The Privacy Commissioner of Canada today released her second annual report, this one focusing on the Privacy Act which addresses privacy protection within the public sector (the first annual report covered PIPEDA, which addresses private sector privacy protection). While the report provides ample evidence that the Office of the Privacy Commissioner is engaged on many issues, I find the results rather disappointing. For example, the Commissioner notes that the Office appeared before Parliamentary committees sixteen times in the 2005 calendar year. That suggests that the Office is active and that Parliamentarians understand the need for a privacy perspective in the policy process. Yet, the results aren’t great – advice on the do-not-call list was ignored, while longstanding calls for Privacy Act reform continue to go unheeded.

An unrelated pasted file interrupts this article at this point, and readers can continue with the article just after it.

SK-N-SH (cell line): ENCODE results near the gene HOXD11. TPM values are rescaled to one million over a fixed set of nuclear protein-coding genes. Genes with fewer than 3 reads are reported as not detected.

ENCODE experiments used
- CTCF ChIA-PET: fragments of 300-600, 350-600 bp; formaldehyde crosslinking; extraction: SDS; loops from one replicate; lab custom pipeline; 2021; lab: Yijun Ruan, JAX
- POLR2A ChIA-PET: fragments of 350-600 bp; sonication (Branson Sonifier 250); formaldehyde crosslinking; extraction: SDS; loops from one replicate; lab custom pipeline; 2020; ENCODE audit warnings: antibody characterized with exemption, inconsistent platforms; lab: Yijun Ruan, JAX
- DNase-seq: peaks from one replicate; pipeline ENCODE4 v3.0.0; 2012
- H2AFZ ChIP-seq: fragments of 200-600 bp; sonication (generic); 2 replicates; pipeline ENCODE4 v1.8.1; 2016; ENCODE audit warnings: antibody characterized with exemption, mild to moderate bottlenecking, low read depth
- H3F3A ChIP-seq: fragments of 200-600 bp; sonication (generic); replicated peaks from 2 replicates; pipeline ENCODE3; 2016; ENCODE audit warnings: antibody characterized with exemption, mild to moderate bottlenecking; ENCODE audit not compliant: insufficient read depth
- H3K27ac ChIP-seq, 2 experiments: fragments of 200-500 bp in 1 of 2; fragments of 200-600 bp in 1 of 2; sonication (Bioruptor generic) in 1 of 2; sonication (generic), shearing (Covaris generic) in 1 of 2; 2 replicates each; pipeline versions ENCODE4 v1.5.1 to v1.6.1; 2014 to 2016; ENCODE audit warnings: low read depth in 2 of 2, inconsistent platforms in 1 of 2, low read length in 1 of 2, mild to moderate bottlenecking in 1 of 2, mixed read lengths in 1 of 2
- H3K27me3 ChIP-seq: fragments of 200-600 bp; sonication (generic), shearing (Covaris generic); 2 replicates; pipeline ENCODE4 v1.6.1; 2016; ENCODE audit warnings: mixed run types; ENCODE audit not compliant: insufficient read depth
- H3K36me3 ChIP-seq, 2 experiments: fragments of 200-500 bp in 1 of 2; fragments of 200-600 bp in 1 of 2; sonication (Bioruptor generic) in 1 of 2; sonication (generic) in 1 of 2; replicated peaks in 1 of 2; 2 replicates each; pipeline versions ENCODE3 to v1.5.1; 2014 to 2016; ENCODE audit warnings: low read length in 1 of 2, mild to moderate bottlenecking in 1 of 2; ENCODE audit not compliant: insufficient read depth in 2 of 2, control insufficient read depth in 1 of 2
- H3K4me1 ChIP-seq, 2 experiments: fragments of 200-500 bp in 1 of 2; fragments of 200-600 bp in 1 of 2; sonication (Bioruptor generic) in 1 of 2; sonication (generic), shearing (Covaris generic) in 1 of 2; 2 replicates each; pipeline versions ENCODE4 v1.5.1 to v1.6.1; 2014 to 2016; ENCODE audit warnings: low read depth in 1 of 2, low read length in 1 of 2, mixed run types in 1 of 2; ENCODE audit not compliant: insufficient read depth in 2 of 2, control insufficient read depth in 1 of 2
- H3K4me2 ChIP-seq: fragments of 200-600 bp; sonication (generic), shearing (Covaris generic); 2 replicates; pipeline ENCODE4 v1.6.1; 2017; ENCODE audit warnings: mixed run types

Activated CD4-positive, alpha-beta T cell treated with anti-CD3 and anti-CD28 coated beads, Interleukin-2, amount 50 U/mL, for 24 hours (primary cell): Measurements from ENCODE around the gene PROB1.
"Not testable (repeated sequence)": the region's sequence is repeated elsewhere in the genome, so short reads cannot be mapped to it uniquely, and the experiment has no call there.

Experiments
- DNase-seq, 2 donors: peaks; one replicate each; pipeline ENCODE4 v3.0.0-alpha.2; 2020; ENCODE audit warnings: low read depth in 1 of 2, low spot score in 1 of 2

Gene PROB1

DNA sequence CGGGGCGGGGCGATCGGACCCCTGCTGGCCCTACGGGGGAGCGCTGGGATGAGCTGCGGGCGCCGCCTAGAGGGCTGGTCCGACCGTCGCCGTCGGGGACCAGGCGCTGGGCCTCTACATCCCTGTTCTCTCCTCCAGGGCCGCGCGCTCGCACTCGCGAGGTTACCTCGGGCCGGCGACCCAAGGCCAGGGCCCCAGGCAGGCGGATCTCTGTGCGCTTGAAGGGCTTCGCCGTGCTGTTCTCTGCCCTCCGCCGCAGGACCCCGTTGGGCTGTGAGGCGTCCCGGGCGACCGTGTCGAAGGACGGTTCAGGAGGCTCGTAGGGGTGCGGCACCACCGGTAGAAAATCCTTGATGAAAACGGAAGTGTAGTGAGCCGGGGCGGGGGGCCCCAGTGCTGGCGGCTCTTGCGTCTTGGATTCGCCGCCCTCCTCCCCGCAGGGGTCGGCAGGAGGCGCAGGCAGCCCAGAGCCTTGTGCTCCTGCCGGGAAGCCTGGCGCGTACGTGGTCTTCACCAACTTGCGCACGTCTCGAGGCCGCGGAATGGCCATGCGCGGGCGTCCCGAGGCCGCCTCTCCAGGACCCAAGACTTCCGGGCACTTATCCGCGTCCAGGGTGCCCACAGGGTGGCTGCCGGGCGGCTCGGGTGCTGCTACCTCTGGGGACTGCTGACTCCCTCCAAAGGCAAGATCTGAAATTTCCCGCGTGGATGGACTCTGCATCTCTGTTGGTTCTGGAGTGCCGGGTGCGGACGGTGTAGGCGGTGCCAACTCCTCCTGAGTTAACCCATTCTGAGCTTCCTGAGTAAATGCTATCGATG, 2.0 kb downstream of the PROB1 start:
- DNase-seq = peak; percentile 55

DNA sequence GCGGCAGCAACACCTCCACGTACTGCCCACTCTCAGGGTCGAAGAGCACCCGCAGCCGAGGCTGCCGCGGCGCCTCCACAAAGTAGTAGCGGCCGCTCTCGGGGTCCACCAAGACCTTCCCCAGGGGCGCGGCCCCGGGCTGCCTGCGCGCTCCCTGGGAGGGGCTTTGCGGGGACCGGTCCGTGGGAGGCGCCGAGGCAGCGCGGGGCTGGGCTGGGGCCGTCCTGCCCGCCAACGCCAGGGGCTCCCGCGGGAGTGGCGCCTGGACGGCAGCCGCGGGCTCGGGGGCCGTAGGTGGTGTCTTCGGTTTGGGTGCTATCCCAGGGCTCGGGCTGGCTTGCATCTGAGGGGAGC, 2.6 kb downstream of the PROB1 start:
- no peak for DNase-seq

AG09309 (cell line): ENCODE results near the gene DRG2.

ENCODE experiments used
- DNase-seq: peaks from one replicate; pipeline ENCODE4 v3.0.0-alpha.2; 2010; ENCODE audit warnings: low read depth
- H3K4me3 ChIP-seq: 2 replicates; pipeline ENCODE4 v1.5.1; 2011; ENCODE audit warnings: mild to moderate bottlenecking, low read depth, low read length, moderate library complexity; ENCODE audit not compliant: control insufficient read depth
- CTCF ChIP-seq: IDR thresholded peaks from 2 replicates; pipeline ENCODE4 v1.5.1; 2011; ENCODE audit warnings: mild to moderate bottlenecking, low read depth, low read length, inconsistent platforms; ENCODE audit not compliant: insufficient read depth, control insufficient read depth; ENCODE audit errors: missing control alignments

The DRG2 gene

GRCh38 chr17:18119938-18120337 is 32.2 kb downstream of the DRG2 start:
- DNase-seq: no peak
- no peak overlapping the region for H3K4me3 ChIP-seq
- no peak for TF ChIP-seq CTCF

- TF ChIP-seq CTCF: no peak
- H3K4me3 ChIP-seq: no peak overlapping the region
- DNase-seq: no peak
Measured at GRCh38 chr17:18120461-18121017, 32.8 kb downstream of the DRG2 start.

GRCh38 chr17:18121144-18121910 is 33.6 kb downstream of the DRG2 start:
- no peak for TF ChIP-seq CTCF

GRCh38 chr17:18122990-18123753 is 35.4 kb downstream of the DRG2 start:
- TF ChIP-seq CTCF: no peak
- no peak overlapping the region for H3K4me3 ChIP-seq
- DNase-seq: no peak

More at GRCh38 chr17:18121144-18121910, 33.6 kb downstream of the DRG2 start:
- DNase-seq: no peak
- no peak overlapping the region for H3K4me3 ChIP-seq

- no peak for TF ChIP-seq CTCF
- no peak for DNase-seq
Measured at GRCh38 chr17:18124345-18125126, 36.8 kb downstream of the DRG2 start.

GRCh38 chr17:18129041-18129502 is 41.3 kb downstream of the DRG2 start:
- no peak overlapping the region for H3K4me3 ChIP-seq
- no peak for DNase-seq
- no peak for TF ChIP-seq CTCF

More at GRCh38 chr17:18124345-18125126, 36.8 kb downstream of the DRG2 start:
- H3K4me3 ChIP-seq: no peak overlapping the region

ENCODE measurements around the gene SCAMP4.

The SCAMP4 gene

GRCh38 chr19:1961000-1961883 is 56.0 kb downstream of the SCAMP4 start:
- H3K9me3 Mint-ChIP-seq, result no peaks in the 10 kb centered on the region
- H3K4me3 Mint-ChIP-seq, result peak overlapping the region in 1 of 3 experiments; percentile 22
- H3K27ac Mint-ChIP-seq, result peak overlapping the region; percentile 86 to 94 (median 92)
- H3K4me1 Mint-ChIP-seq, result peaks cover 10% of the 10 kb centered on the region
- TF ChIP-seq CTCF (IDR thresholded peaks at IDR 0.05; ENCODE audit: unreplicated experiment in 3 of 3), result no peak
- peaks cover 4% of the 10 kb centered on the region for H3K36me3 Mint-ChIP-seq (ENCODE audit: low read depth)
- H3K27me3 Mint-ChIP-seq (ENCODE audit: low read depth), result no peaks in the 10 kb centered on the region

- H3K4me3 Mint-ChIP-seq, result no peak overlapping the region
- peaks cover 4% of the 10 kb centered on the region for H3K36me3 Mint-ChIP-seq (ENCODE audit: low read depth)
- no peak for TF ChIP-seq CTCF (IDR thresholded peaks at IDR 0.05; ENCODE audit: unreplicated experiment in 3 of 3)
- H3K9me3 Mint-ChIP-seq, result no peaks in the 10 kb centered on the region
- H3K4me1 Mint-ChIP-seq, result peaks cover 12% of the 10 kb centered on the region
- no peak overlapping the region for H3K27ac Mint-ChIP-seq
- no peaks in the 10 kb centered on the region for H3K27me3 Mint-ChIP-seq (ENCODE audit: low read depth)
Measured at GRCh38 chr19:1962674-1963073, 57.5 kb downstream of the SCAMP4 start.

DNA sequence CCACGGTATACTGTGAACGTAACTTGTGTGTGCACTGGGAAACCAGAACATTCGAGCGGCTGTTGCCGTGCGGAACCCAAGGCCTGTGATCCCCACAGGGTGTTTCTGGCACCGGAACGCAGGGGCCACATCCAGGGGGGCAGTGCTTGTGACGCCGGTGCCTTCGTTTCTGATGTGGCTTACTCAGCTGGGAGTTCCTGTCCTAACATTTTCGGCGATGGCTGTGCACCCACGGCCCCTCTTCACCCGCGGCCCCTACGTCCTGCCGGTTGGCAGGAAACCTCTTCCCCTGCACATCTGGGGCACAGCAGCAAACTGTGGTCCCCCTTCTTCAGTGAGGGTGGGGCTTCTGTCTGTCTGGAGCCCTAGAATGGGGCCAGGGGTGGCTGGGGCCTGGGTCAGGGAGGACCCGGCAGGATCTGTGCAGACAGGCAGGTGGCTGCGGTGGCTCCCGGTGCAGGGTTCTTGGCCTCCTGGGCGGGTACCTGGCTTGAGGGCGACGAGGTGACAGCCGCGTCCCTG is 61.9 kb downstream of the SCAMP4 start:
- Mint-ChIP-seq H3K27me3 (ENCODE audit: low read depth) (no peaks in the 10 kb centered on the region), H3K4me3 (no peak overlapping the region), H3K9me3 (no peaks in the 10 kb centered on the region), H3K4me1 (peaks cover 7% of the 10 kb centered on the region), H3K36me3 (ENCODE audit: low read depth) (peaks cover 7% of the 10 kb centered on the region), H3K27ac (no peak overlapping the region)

The report lists some sample complaints that are similarly discouraging. A complaint over DFAIT unnecessarily collecting address information for an email list was resolved not by having the department make the information requests voluntary, but rather by clarifying that the disclosure was mandatory. Similarly, a complaint over workplace email surveillance was judged not-well-founded since the goverment policy is to monitor electronic communications of employees. Indeed, the Commissioner noted that the monitoring department "displayed fairness and transparency by informing its employees of its monitoring practices." While that is surely better than surreptitious monitoring, why isn’t the Commissioner taking a stand against unnecessary monitoring in the workplace within the public sector?
The report "big" item is presumably the results of a privacy audit of the Canada Border Services Agency. The annual report indicates that the audit is available on the Commissioner’s site, though I could not find it [update – it is now online]. Regardless, there were apparently many concerns uncovered with 19 recommendations for change. With the audit completed back in November, this is an issue that should have been prominently placed on the public agenda immediately, not found at page 52 of an annual report released just as Parliamentarians are scheduled to leave Ottawa for the summer.